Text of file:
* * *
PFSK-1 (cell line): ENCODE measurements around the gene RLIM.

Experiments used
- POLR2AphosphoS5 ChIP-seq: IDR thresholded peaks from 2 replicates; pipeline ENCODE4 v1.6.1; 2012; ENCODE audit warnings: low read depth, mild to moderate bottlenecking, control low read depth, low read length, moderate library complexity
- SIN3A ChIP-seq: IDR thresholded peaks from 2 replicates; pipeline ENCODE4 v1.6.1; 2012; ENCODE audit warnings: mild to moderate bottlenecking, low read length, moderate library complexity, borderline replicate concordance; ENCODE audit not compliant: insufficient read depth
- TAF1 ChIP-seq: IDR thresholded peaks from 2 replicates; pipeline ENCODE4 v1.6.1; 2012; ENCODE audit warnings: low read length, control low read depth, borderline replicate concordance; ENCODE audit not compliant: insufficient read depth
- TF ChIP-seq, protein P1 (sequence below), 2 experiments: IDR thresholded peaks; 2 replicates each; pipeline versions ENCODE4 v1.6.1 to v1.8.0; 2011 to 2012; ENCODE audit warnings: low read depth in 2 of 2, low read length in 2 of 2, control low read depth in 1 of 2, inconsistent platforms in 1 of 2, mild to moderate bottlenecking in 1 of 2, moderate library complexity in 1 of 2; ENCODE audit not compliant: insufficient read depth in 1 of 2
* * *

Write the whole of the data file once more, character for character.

PFSK-1 (cell line): ENCODE measurements around the gene RLIM.

Experiments used
- POLR2AphosphoS5 ChIP-seq: IDR thresholded peaks from 2 replicates; pipeline ENCODE4 v1.6.1; 2012; ENCODE audit warnings: low read depth, mild to moderate bottlenecking, control low read depth, low read length, moderate library complexity
- SIN3A ChIP-seq: IDR thresholded peaks from 2 replicates; pipeline ENCODE4 v1.6.1; 2012; ENCODE audit warnings: mild to moderate bottlenecking, low read length, moderate library complexity, borderline replicate concordance; ENCODE audit not compliant: insufficient read depth
- TAF1 ChIP-seq: IDR thresholded peaks from 2 replicates; pipeline ENCODE4 v1.6.1; 2012; ENCODE audit warnings: low read length, control low read depth, borderline replicate concordance; ENCODE audit not compliant: insufficient read depth
- TF ChIP-seq, protein P1 (sequence below), 2 experiments: IDR thresholded peaks; 2 replicates each; pipeline versions ENCODE4 v1.6.1 to v1.8.0; 2011 to 2012; ENCODE audit warnings: low read depth in 2 of 2, low read length in 2 of 2, control low read depth in 1 of 2, inconsistent platforms in 1 of 2, mild to moderate bottlenecking in 1 of 2, moderate library complexity in 1 of 2; ENCODE audit not compliant: insufficient read depth in 1 of 2